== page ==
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Efa stared at the bright blue sky with terrified eyes. The icy Irish Sea churned beneath her, throwing itself against the ship, ready to pounce.
“Please! I didn’t mean to!” Efa screamed as she struggled against the guards’ stone grip. Out of the corner of her eye she spotted the princess, gazing in awe at her, her mouth slightly agape. Efa looked in her eyes, begging her to do something.
“Guards, I don’t think she took anything-” the princess, Caron tried to settle the guards, finally breaking from her statue mold.
“No!” the guard refused to cooperate as he hung Efa over the stern. “A woman of this class should not be found snooping in the princess’s chambers!” one guard snapped. Princess Caron winced in fear.
Suddenly, the guard released Efa. Yet, before she could drop to her possible death she grabbed Princess Caron’s hand. Both Efa and Princess Caron fell to their certain demise and were devoured by the icy blue water.
The Irish Sea swallowed them both, freezing their warm skin. Efa willed her legs to push, and kicked to the surface. Princess Caron burst from the water seconds after, her teeth vibrating from the cold.
“A r-r-raft!” the princess stuttered, trying to communicate by limply gesturing toward the inflated red boat bobbing in the water. Efa struggled to get her numb limbs moving again, but surged toward the lifeboat. Frantically, she snatched an ore from the bottom of the raft and rowed toward the princess, who was flapping around in order to tread water.
“C’mon!” Efa called, using all her strength to pull Princess Caron up. Exhausted, both of them fell atop one another, breathing heavily in a heap. “Are y-you o-okay-y?” Efa forced the words out of her frozen body.
After a few deep breaths, Princess Caron glared at her with a heat in her eyes that would generously warm them both.
“What were you doing?” she yelled. Efa’s forehead furrowed in confusion.
“Just saving your life your majesty.” Efa huffed sarcastically.
“No!” the princess snapped. “I mean in my room!” Efa turned away from her coldly, falling silent. “Speak now peasant!” Princess Caron ordered.
Efa spun to face her, infuriated. “You can’t call me that!”
“Of course.” Princess Caron began, but the view before her made her stop. Her ship was gently pulling away from their raft. The princess’ elegant clothes and royal treatment leaving her behind, a victim to the open sea. Princess Caron’s eyes grazed her soiled and drenched clothes and her soaked curly hair. Her mask of royalty was washed away and replaced by a gasp of desperation. Suddenly on the raft her royal status was drowning with her in the depths of the water.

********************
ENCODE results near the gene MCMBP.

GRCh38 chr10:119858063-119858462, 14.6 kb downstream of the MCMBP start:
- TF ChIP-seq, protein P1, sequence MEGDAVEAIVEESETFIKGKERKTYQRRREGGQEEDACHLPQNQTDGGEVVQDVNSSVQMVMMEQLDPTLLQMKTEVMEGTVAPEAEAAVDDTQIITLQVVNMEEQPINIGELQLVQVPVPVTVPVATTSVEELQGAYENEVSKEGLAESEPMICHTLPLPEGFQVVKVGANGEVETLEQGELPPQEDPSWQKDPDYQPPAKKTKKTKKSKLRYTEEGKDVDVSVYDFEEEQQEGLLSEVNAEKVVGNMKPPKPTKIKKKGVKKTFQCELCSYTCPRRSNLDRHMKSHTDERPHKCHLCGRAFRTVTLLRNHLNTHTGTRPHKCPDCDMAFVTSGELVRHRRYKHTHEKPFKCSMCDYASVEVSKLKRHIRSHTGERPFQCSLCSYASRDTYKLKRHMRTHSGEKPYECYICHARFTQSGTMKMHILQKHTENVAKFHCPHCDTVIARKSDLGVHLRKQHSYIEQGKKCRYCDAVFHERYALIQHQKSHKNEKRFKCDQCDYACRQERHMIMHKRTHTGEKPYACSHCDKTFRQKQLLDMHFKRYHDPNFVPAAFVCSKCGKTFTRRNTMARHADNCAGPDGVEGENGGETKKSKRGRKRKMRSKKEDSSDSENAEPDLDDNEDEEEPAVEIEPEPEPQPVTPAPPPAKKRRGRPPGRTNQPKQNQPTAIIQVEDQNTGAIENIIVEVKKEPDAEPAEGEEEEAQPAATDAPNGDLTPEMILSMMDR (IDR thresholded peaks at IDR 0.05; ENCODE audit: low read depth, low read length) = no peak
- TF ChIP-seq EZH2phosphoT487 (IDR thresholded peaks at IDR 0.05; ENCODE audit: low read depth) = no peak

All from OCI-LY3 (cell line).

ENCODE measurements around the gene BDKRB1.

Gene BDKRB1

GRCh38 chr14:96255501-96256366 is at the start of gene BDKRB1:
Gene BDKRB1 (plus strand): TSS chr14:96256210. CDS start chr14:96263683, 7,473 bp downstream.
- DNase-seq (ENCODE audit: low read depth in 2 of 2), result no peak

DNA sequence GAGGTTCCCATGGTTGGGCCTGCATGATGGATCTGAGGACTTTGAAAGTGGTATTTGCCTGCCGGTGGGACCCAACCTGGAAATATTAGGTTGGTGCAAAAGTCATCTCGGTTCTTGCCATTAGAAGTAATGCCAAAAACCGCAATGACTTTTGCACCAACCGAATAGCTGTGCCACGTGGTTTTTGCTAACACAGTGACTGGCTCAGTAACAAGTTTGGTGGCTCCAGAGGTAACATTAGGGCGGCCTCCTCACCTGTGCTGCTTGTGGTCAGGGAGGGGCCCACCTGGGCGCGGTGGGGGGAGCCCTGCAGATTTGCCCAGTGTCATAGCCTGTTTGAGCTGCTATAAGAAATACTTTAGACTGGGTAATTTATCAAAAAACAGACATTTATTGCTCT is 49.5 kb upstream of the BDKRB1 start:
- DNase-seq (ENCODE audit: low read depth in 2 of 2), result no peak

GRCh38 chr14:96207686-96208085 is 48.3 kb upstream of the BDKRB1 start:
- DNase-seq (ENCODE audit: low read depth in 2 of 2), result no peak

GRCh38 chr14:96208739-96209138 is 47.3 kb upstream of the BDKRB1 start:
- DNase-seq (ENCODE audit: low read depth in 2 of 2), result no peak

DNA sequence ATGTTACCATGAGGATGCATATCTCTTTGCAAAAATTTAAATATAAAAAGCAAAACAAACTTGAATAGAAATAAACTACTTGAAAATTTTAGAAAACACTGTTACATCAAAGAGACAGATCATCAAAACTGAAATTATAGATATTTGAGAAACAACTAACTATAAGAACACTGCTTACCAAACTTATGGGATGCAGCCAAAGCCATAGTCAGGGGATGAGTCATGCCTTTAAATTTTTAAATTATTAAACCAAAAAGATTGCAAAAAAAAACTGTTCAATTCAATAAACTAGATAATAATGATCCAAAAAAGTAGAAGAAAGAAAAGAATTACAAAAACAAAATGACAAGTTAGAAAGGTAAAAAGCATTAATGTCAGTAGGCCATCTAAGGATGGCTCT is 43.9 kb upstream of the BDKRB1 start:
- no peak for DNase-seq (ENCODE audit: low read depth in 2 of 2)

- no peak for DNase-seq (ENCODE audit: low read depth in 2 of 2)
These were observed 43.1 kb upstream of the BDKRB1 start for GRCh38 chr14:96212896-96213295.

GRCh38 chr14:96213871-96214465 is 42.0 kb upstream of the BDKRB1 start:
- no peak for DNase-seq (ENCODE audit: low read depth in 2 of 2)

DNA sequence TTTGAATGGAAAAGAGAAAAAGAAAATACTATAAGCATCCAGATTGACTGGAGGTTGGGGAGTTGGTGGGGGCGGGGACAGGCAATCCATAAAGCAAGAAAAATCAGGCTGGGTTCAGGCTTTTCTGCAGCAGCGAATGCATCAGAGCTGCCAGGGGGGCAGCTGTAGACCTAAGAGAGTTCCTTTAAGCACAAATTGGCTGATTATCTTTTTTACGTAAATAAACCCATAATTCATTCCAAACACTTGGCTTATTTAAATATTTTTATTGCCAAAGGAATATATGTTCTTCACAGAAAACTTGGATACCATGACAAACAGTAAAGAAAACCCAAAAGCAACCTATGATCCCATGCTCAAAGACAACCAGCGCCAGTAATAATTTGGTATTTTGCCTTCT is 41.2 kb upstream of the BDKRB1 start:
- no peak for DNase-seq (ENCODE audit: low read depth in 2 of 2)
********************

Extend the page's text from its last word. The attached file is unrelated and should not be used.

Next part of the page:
Efa grabbed an ore and began muscling through a tedious paddle. Her arms were already hanging like noodles. She grit her teeth, then dropped the ore into the boat and covered her hands with her face, the water jostling them.
“Do you think they’ll come back for us?” Princess Caron whimpered. Efa looked up as a tear plummeted down the princess’s cheek. Efa dried her eyes quickly and cleared her throat.
“They’ll be back for you. If it were only me I don’t know if they’d come.”
“Why not?” Princess Caron gawked at her in surprise.
“They don’t care about us. Have you been outside the castle?” Efa said through gritted teeth, trying to hide the anger which painted her tone.
Princess Caron had, Efa just didn’t remember. When she was young, her father had taken her out of the castle to show her the city of St. David, Wales. The poor flooded the streets, some bowing at the sight of the king and others hiding their faces as if wishing to disappear. The young princess remembered a small, blonde haired girl peering at her. Dust from the royal carriage fogged the child’s face, but her eyes were alight and full of hope at the sight of the princess.
But after her parade around the city, Princess Caron was ashamed of herself and her wealthiness. She wanted to help the starving people and innocent children who had been slapped by poverty. She didn’t know how and that kept her from returning to the village again.
“Of course I have,” Princess Caron finally answered a waiting Efa.
The fiery girl retorted, “Then why haven’t I seen you?” Princess Caron swallowed the growing lump in her throat.
Efa believed the princess would never understand the troubles Efa went through. She probably stayed away from the poor because she thought she was too good for them. After all, classes never wanted to be seen with each other, let alone try to understand them. That’s why this introduction was so strange, but it had to be done. Princess Caron had to know what Efa felt. Snooping in Princess Caron’s room was the only way to get off the ship and one step closer to finding her mother.
Efa barely remembered her mother. Golden blonde hair swooped like eagles down her back. Sapphire eyes gleamed in the sun. But for some reason she fled and Efa was determined to find her.
A soprano scream interrupted Efa’s thoughts. Her head bolted toward the direction of the noise. Princess Caron’s eyes were the size of golfballs, gazing west at the shifting waves.
“What’s wrong?” Efa asked, gazing at the Princess with a mesmerizing stare.
Of in the distance a lone yellow raft rocked in sync with the waves. It gradually crawled toward them. The more it inched closer, the faster Efa’s heart began to beat.
“We’re not alone! We’re not alone!” Princess Caron jumped to conclusion. The raft was a speck in the billowing blue, so small that you were afraid to blink because it may disappear.
As the raft rubbed against theirs slowly, displaying a sight that clawed Efa’s eardrums with Princess Caron’s unbearable screams. A petite girl lay unconscious at the bottom of the raft, curled in a ball.
No, they definitely weren’t alone.